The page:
The interviewer wants to know if you are entertaining close competitors or discussing similar roles with other hiring companies. They also want to know if your job search stage will impact their preferred timing for making a hiring decision. The goal of your response is to inform the hiring company of your job search status while further expressing your interest in their particular opportunity.

      Written by Rachelle Enns on January 8th, 2022

      What to Avoid

      Avoid giving the impression that you are only counting on this particular opportunity. Think of this interview question as a 'first date' question. If the person you are on a first date with asked for the names of other people you're dating, you wouldn't start listing the names of other people. You also wouldn't say, 'I'm fully committed to only you.' Instead, you want to express your interest while remaining open to other opportunities.

      Written by Rachelle Enns on January 8th, 2022

      Pro Tip

      You are never obligated to disclose the names of the companies you're entertaining. Instead of saying, 'Tomorrow I have a second interview with Company ABC and a third interview booked with Company XYZ at the end of the week...' consider giving an overview of the interviewing company's industry instead. You could say, 'I am actively interviewing with two other companies. One is a healthcare tech company, and the other is a SaaS company focused on education...'

      A more general response protects the companies actively interviewing you. If the interviewer is interested in moving forward with your candidacy, an answer like this should elicit some urgency in putting you through the interview process at an appropriate pace.

      Written by Rachelle Enns on January 8th, 2022

      How to Answer

      Be direct without giving away too much information about your job search and the other companies with which you're interviewing. Let the interviewer know that you are active in your job search. Then, make sure to bring your answer back to the opportunity you're currently discussing by expressing your interest in their role. Talk about what caught your interest and why you see this specific job as an excellent match.

      If you are not interviewing elsewhere, you can express that you are not actively interviewing with other companies; however, you expect to hear back from various recent applications. Again, be sure to bring your answer back to the hiring company and why you are enthusiastic about their opportunity in particular.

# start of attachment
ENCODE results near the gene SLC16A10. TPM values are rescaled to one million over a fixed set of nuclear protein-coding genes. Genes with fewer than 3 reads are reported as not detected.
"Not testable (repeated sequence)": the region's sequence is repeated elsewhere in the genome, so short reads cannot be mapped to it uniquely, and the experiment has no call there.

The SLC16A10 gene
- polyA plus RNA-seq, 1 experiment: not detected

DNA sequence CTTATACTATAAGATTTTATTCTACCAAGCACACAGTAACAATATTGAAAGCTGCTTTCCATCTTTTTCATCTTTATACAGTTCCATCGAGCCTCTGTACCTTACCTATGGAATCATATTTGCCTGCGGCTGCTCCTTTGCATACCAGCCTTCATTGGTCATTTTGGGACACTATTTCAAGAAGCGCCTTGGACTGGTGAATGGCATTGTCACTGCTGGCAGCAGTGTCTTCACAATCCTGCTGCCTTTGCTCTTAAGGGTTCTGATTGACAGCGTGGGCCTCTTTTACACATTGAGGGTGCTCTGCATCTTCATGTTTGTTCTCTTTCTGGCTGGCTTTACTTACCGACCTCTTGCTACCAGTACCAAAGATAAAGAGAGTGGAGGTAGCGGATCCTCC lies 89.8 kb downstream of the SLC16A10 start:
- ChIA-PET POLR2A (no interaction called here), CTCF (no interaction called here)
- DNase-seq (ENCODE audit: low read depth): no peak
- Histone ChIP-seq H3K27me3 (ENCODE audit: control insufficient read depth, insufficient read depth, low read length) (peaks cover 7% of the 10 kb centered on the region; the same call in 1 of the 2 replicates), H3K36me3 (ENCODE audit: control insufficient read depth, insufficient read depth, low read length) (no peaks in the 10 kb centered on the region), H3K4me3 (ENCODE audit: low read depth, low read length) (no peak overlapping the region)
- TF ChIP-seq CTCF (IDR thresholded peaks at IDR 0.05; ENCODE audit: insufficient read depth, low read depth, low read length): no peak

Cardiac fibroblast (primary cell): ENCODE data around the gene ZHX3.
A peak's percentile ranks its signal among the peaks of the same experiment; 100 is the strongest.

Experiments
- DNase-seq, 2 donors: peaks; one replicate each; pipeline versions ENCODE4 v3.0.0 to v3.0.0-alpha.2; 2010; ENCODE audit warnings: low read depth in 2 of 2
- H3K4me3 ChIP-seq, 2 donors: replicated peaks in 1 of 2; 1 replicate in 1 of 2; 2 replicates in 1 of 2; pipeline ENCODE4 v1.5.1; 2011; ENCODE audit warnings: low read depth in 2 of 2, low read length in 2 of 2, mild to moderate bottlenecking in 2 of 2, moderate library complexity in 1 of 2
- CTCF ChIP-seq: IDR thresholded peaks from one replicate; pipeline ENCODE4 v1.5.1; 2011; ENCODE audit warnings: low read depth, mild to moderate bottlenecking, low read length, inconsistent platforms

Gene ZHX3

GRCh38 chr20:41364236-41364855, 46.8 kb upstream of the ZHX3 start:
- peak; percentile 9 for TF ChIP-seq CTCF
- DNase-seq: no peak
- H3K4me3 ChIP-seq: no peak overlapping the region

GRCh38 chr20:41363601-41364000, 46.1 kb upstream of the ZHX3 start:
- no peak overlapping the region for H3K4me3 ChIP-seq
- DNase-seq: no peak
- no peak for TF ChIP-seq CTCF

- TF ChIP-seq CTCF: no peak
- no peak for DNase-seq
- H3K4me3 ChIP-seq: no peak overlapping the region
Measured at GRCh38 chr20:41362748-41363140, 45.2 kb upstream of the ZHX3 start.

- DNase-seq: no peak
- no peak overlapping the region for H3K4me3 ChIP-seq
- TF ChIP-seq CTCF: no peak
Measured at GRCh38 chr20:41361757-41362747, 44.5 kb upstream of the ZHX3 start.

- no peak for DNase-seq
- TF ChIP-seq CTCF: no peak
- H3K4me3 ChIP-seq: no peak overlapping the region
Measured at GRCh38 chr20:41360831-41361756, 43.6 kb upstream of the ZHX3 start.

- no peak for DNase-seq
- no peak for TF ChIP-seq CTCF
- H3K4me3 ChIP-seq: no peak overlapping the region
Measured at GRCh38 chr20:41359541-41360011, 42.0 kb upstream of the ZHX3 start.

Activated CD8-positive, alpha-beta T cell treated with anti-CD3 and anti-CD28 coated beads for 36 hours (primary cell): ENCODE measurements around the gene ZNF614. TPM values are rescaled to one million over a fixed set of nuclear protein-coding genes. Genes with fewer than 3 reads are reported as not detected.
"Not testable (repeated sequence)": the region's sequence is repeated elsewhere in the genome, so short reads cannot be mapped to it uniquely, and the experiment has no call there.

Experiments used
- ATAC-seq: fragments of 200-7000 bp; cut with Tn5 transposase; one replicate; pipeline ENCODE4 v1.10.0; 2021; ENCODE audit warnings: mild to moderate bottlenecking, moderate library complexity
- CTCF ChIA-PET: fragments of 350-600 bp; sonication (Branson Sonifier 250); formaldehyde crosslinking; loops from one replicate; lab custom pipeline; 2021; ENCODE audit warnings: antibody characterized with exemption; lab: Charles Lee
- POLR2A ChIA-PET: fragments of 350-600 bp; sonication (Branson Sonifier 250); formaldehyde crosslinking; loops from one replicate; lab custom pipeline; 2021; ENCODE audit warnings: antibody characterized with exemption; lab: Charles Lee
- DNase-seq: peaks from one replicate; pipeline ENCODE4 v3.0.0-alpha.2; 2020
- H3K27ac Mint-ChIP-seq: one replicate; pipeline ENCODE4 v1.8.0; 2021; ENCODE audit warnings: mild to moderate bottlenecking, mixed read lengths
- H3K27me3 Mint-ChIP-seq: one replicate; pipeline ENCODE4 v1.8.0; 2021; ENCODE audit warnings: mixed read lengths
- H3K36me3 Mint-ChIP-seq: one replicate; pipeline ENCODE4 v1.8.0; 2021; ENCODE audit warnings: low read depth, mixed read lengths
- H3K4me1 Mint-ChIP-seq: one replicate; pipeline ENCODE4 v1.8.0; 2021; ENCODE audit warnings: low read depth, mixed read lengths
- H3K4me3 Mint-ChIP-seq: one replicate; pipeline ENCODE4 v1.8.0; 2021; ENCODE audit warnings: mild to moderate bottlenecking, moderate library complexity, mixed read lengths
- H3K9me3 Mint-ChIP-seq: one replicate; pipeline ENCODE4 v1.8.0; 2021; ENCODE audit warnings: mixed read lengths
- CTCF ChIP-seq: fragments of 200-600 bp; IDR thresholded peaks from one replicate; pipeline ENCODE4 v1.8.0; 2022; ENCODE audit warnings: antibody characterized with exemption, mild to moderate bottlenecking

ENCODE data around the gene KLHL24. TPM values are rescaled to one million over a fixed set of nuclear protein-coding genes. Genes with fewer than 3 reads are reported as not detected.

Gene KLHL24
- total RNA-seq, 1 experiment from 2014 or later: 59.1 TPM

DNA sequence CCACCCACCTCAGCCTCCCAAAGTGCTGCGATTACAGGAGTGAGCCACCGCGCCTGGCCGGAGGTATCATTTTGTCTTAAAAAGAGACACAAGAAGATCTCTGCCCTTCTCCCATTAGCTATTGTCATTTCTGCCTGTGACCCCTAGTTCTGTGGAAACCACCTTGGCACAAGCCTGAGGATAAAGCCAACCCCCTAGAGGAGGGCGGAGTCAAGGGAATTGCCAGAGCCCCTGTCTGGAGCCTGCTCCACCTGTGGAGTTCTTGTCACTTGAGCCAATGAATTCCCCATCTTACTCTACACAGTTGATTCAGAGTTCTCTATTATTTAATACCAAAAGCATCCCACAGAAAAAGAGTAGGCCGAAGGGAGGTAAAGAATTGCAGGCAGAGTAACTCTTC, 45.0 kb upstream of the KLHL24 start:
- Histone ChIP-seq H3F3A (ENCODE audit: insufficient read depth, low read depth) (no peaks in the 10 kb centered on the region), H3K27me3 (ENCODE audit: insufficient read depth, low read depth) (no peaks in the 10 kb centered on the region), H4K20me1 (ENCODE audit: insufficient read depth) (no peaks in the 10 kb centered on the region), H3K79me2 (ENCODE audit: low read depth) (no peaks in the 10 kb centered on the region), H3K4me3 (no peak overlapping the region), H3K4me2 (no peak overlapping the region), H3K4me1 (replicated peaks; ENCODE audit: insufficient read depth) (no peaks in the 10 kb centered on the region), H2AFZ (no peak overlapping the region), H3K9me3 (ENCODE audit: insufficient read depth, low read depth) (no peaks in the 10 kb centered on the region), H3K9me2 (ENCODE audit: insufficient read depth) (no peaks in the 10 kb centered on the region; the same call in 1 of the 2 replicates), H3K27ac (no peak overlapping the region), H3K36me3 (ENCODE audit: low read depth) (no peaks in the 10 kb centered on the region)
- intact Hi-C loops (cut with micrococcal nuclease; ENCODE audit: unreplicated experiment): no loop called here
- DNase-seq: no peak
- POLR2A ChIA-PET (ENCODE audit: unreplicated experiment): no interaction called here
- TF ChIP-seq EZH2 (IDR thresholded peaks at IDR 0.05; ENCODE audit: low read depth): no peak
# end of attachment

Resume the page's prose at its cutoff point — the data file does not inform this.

Written by Rachelle Enns on January 8th, 2022

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  • 30.

    What do you think we could do better?

      The Goal

      As a candidate, you have a unique advantage because you have gone through the company's hiring process and have performed unbiased research on the organization. For that reason, the interviewer wants to know your insights and observations regarding opportunities for business improvements. The goal of your response is to discuss what you have observed as a candidate or even as a recent customer.

      Written by Rachelle Enns on January 8th, 2022

      What to Avoid

      Avoid approaching this question with a 'savior complex' by insinuating that you can fix all of the company's problems when hiring you. The interviewer doesn't want to hear that you have all of the answers (since nobody does), and they also do not want a long list of improvements you believe the company should make. Instead, show thoughtfulness by mentioning both a positive and a negative factor and then bring your response back to how you can assist.

      Written by Rachelle Enns on January 8th, 2022

      Pro Tip

      Your interviewer might ask this question in other forms, including:

      - What do you think we could do better?
      - How do you think you could improve our company if we hired you?
      - If this were your company, what would you do differently?

      Be prepared to answer the question, 'What do you think we could do better?' in various forms.

      Written by Rachelle Enns on January 8th, 2022

      How to Answer

      Begin your response with a compliment about what you've seen and experienced so far. Then, bring in an observation regarding what you think the hiring company could do better. Whenever possible, loop in another positive statement so that your answer sounds thoughtful and balanced. Your response should focus on what you can do (specific action steps) to help the company improve on its potential weaknesses. Ensure that your answer is not a severe critique. Instead, it's a thoughtful observation on an area where there is room for improvement and you can assist.

      Written by Rachelle Enns on January 8th, 2022